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Eric Ostertag, MD, PhD, was the first graduate of the University of Pennsylvania’s gene therapy program, where he studied under pioneer researcher James M. Wilson, MD, PhD, some two decades ago. Now, as CEO of Poseida Therapeutics, Ostertag leads a developer of curative cell and gene therapies based on its own proprietary gene engineering platform technologies.
Ostertag recounts his journey from Penn to Poseida on Episode 9 of “Close to the Edge.”
Ostertag pursued his interest in molecular biology by co-founding and serving as executive vice president of PhenoTech, and later became CEO and president of Vindico NanoBioTechnology, a developer of nanometer-scale particulate technology, before founding Transposagen Biopharmaceuticals, where he also served as CEO and president from 2003 to 2015. That year, he directed Poseida’s spin out from Transposagen, and has served as Poseida’s CEO ever since.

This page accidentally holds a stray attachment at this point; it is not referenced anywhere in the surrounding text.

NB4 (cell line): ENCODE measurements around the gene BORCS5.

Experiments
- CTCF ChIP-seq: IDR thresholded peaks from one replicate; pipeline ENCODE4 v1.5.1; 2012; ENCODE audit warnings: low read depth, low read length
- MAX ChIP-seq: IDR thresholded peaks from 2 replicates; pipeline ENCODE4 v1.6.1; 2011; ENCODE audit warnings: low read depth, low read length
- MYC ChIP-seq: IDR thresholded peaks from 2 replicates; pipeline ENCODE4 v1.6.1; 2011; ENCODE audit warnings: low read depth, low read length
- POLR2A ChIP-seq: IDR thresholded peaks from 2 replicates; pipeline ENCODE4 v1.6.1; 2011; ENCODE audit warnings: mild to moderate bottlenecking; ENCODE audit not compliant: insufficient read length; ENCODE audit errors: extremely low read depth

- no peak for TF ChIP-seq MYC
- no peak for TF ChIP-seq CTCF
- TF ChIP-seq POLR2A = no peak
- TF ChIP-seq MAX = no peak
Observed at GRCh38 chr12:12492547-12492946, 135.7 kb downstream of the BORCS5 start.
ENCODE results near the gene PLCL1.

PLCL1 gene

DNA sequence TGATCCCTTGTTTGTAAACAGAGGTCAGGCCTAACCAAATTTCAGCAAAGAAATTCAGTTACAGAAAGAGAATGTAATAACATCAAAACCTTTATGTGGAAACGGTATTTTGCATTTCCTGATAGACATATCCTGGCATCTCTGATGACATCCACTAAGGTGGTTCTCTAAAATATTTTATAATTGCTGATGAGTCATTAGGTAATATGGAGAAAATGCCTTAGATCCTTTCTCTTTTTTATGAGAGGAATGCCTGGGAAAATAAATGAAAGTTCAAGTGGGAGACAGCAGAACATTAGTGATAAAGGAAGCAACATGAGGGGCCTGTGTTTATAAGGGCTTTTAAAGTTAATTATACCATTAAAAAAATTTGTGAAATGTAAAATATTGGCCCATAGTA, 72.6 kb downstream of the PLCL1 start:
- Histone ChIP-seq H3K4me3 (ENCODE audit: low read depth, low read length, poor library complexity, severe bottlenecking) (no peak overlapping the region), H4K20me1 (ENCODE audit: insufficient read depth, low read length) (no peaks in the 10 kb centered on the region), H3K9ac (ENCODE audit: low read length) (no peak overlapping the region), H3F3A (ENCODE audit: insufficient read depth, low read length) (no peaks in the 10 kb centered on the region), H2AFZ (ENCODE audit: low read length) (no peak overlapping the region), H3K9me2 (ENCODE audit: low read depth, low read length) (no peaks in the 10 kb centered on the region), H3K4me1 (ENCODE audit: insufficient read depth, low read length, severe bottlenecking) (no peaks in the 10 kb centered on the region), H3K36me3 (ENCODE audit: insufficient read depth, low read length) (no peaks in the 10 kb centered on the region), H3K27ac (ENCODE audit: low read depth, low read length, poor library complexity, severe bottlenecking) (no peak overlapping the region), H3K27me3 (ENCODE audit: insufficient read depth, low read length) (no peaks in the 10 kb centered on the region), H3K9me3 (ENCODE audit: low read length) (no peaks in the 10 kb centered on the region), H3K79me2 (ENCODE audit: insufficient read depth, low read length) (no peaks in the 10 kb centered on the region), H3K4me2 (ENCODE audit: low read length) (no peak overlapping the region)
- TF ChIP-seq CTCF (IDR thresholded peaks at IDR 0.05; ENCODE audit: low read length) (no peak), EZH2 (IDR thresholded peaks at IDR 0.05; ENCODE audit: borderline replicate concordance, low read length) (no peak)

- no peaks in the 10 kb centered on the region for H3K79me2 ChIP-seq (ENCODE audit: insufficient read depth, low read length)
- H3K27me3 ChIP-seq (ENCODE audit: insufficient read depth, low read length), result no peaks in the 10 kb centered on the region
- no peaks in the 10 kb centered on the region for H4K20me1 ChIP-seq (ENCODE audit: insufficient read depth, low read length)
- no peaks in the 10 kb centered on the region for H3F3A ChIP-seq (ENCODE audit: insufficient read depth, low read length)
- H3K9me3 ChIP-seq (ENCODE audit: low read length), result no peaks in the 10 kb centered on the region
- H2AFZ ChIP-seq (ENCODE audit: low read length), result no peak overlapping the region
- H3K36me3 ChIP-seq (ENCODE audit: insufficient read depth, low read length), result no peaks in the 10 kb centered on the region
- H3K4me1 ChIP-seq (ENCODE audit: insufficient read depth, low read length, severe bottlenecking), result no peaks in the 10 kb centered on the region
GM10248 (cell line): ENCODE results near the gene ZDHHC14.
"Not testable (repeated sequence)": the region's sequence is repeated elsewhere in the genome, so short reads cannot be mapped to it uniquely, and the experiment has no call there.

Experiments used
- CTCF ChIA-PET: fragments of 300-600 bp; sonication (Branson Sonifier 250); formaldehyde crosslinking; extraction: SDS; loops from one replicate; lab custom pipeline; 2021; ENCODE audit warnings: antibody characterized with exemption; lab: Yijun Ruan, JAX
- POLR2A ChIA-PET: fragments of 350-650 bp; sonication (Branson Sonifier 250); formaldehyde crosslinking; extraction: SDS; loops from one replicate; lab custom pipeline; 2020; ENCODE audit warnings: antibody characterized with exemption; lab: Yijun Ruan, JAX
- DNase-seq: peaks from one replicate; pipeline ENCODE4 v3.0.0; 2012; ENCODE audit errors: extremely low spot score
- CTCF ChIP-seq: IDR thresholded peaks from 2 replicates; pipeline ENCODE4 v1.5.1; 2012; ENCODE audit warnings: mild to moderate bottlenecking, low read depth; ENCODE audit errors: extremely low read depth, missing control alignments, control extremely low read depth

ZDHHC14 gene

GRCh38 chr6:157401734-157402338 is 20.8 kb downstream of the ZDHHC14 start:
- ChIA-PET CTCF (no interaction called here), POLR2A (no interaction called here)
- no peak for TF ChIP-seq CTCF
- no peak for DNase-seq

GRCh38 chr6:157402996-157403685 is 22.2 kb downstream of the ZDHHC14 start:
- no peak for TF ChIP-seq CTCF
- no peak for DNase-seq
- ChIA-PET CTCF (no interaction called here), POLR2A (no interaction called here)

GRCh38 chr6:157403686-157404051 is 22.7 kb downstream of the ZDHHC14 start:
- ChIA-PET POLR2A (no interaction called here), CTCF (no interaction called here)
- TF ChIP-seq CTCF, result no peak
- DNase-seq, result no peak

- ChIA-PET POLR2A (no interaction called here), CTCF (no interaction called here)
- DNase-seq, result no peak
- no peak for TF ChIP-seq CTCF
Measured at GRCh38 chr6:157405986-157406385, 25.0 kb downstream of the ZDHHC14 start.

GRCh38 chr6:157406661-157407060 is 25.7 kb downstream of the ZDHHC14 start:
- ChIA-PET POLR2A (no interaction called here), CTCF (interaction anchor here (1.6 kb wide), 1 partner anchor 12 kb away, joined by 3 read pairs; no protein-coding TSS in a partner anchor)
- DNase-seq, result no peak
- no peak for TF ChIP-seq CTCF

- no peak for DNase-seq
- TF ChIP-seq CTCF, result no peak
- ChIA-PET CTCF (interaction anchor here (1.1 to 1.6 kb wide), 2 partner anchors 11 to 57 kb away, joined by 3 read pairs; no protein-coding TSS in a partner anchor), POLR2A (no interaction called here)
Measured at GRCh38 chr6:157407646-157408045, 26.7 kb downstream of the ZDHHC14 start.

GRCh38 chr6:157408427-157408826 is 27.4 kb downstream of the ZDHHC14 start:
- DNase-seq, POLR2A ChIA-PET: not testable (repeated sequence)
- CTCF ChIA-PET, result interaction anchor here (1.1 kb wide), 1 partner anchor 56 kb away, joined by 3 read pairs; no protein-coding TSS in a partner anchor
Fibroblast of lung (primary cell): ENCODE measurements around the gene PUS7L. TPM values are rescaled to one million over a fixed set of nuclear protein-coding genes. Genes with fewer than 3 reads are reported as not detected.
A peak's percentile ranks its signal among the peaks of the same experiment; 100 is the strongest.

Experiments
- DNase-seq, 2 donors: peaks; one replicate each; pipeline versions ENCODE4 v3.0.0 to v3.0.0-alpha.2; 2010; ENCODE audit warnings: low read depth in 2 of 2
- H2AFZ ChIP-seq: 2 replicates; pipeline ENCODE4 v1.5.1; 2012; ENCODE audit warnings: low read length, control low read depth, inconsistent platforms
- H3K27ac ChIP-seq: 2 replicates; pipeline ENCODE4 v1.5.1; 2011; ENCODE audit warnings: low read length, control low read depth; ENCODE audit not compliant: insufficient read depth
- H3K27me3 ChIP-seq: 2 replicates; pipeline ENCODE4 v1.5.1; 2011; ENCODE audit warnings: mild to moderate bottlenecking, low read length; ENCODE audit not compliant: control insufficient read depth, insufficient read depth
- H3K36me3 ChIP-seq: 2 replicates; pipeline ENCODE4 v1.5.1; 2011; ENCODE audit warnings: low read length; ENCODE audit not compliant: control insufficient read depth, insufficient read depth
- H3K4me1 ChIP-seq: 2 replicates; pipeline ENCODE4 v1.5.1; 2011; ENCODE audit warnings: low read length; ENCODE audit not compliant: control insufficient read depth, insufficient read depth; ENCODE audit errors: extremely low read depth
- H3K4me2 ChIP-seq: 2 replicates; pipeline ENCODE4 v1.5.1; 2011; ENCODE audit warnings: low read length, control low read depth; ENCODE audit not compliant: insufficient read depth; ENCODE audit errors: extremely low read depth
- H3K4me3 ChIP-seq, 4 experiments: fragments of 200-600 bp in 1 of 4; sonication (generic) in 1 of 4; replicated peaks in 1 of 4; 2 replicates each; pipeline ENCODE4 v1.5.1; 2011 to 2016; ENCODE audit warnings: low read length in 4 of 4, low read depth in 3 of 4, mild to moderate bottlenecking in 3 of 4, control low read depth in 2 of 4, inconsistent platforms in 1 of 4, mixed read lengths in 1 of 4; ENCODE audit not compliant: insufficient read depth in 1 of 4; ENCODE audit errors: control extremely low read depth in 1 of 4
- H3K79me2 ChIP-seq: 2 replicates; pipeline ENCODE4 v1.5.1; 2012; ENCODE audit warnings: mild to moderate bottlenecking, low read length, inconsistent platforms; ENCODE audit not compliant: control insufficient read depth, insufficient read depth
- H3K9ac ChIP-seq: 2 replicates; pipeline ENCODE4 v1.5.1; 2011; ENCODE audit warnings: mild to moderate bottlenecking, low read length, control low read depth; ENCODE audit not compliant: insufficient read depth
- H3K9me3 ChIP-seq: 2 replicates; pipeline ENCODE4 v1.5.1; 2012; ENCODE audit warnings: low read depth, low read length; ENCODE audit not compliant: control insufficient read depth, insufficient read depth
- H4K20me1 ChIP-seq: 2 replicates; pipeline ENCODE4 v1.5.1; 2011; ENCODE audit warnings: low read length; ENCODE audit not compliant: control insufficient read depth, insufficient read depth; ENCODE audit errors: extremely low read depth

On “Close to the Edge,” Ostertag explained how and why Poseida came to focus on cancer and genetic diseases. He also discussed Poseida’s recently-launched collaboration with Takeda Pharmaceutical, in which it agreed to apply Poseida’s technologies to develop up to eight nonviral, in vivo gene therapies, including a Hemophilia A candidate already under development. The collaboration could generate more than $3.6 billion for San Diego-based Poseida.
Ostertag also assessed the fields of cell and gene therapy and shared Poseida’s approaches to overcoming the primary limitations of current generation cell and gene therapeutics.
On the cell therapy side, Ostertag discussed autologous CAR T cell candidates P-BCMA-101 (multiple myeloma), the company’s lead pipeline candidate, and P-PSMA-101 (metastatic castration-resistant prostate cancer), for which Poseida in August presented positive preliminary Phase I data from the first nine patients, three of which showed a greater than 50% decline in prostate-specific antigen and concordant PSMA-PET imaging results. A year ago, a clinical hold had been imposed on the study following a patient death which according to the company was “exacerbated by patient non-compliance.” The hold was lifted three months later following protocol amendments that were intended to increase patient compliance and safety.
In a wide-ranging conversation, Ostertag also detailed Poseida’s Cas-CLOVER gene editing platform, designed to prevent off-target edits; the company’s fully allogeneic approach for several of its pipeline CAR T candidates; and how its “booster” molecule enables making hundreds of doses from a single manufacturing run.